The “Known World” D&D Setting: A Secret History
Recently some old friends in Akron, Ohio, turned up a few pages of the pre-TSR homebrew Dungeons & Dragons rules created by Tom Moldvay and me in the mid-1970s. I was delighted to see them, as I thought all of our early collaborative work had been lost to history.
I first encountered Tom Moldvay in late 1973 at a meeting of the Kent State University Science Fiction Club. We hit it off right away, and quickly decided we ought to collaborate on something — we just weren’t sure what.
In early ’74 Tom came back from an SF convention with Dungeons & Dragons in its original white box edition. He DMed a session, I DMed a session, and suddenly we knew what we were going to create together: a fantasy world setting for D&D.
We had both read widely in world history and mythology, and enjoyed a lot of the same fantasy fiction; we traded Lin Carter’s Ballantine Adult Fantasy books back and forth until we’d read them all, as well as everything we could find by Howard, Lovecraft, Tolkien, Merritt, Haggard, Harold Lamb, Dunsany, Hodgson, Machen, and Zelazny.
We were both nuts about Clark Ashton Smith, Tom was a Michael Moorcock and Philip José Farmer fanatic, while I could quote chapter and verse from the works of Jack Vance and Fritz Leiber. So we knew what we wanted to create: a single world setting that would enable us to simulate the fictional realities of these, our favorite authors.
It was going to have to be a big world.
[Click on the images for bigger versions.]
Most fictional fantasy worlds, of course, are based on aspects of our own world and its history.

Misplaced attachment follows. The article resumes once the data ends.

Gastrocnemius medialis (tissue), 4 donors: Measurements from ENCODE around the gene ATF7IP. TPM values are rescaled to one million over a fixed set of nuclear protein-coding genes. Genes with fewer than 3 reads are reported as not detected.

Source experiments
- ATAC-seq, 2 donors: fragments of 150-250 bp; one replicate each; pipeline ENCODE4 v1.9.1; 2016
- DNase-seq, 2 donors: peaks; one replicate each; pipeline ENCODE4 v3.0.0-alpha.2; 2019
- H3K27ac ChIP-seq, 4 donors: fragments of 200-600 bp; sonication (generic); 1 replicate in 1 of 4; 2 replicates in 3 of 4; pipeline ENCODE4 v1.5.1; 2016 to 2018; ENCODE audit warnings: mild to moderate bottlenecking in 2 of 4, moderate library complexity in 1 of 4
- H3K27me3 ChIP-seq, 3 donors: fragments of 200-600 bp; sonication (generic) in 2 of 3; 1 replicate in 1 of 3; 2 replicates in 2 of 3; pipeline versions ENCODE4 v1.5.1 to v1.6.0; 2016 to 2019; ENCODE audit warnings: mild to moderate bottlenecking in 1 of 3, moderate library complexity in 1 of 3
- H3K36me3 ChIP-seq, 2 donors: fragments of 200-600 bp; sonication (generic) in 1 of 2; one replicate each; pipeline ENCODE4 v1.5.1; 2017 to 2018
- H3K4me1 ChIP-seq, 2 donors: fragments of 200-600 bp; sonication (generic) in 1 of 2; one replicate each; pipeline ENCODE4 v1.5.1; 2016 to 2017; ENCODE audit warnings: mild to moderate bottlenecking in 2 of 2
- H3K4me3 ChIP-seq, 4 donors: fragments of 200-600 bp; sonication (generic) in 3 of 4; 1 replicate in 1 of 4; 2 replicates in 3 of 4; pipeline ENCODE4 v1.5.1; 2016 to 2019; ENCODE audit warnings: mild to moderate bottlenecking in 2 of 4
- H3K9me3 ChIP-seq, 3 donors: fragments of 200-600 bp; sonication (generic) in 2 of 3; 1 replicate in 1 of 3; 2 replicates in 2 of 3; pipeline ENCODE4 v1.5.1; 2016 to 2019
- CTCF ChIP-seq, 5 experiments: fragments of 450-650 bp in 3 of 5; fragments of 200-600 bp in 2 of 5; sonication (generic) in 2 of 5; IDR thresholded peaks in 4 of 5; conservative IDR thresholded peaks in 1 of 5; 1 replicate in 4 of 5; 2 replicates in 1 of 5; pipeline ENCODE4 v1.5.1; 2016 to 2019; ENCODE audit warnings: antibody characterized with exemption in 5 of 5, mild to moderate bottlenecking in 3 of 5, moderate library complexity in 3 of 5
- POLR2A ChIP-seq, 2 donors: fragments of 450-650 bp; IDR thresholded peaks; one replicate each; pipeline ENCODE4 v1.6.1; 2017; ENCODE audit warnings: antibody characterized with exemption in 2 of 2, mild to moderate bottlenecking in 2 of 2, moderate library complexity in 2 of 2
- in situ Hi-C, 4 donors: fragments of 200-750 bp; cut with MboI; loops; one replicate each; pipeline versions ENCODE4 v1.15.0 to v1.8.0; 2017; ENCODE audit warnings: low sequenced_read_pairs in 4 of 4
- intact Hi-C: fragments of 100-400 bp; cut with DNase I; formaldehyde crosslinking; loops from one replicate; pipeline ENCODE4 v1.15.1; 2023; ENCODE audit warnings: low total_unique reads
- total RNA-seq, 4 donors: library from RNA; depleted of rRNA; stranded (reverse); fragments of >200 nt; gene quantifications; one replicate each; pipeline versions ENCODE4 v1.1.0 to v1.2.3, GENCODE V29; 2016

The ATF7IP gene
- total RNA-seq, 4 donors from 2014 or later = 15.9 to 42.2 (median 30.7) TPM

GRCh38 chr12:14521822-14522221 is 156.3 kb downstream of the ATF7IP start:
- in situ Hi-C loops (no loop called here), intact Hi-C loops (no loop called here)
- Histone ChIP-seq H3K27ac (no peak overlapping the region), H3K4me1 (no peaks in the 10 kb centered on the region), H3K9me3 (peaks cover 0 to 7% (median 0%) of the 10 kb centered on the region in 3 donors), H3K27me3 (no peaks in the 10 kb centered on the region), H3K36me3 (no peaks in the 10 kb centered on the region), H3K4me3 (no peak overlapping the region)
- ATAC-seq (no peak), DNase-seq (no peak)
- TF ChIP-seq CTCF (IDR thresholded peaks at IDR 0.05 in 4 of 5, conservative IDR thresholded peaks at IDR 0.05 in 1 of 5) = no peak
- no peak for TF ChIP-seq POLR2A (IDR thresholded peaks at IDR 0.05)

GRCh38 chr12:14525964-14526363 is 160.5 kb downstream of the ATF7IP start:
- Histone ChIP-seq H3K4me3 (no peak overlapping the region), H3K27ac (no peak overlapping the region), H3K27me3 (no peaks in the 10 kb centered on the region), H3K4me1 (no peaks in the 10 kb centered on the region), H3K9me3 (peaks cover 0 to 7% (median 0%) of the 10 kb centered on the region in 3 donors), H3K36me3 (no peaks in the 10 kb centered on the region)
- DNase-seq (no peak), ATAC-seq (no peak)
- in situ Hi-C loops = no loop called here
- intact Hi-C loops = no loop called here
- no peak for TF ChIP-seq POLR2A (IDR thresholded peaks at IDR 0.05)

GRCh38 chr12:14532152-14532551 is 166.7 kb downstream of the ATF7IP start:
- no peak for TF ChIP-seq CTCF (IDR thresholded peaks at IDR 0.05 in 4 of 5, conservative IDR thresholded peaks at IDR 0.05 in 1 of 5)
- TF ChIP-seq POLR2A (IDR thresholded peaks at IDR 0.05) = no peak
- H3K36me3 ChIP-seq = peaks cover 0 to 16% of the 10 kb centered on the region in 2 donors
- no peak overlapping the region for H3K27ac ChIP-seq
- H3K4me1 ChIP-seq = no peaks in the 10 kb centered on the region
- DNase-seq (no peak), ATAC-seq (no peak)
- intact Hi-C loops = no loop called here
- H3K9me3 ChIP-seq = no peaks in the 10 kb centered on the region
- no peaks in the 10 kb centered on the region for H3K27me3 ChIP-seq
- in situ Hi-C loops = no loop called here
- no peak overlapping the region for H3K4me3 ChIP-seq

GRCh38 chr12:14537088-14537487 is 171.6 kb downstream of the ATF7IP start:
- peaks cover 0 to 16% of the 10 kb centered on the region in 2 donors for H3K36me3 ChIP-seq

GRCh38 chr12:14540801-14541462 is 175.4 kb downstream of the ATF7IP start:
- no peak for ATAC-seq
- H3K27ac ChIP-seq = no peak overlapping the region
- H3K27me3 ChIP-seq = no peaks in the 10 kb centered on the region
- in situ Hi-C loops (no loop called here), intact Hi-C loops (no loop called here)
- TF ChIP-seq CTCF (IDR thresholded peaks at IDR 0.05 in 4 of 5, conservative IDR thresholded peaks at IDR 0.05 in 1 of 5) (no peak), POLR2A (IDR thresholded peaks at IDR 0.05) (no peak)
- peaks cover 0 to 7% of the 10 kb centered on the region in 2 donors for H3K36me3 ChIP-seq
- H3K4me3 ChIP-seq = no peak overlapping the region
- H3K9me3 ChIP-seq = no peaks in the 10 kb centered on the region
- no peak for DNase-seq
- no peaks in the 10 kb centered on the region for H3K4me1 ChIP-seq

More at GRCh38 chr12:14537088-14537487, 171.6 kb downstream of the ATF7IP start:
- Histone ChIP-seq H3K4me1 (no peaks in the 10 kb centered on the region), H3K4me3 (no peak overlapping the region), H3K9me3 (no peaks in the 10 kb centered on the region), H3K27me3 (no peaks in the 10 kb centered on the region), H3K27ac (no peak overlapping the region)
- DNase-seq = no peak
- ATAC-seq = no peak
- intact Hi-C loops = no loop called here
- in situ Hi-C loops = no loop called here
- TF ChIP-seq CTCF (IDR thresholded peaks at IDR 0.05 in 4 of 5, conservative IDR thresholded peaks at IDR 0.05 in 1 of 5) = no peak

For example, all the states in Robert E. Howard’s Hyborian setting are based on real-world cultures, simplified and boiled down to their easily-recognized essences — clichés, in other words, but in tropes that were instantly familiar to Howard’s readers. We decided we could do the same thing, adapting from historical sources, so our first task was to make a list of world cultures that would be useful templates for fantasy gaming. The list looked something like this:
- Ancient Mediterranean (Greece/Rome)
- Ottoman Empire
- Mongolian Tribes
- Aztec Mexico
- Han China
- Celtic Wales
- Pharaonic Egypt
- Hanseatic League Baltics
- Carolingian France
- Ancient Persia
- Dutch Republic
- Mughal India
We decided to plot out a single giant Pangea-type continent on which there would be fantasy-fictionalized versions of each of the above cultures. We also added homelands for the nonhuman races: Orcs, Goblins, Elves, Dwarves, Hobbits, Lizard-Men, Deep Ones, Kzinti Catfolk, and Barsoomian Tharks, as well as a pirate kingdom, and areas where prehistoric creatures were the norm. Plus in every land there would be hidden cults that worshiped Lovecraftian Elder Gods.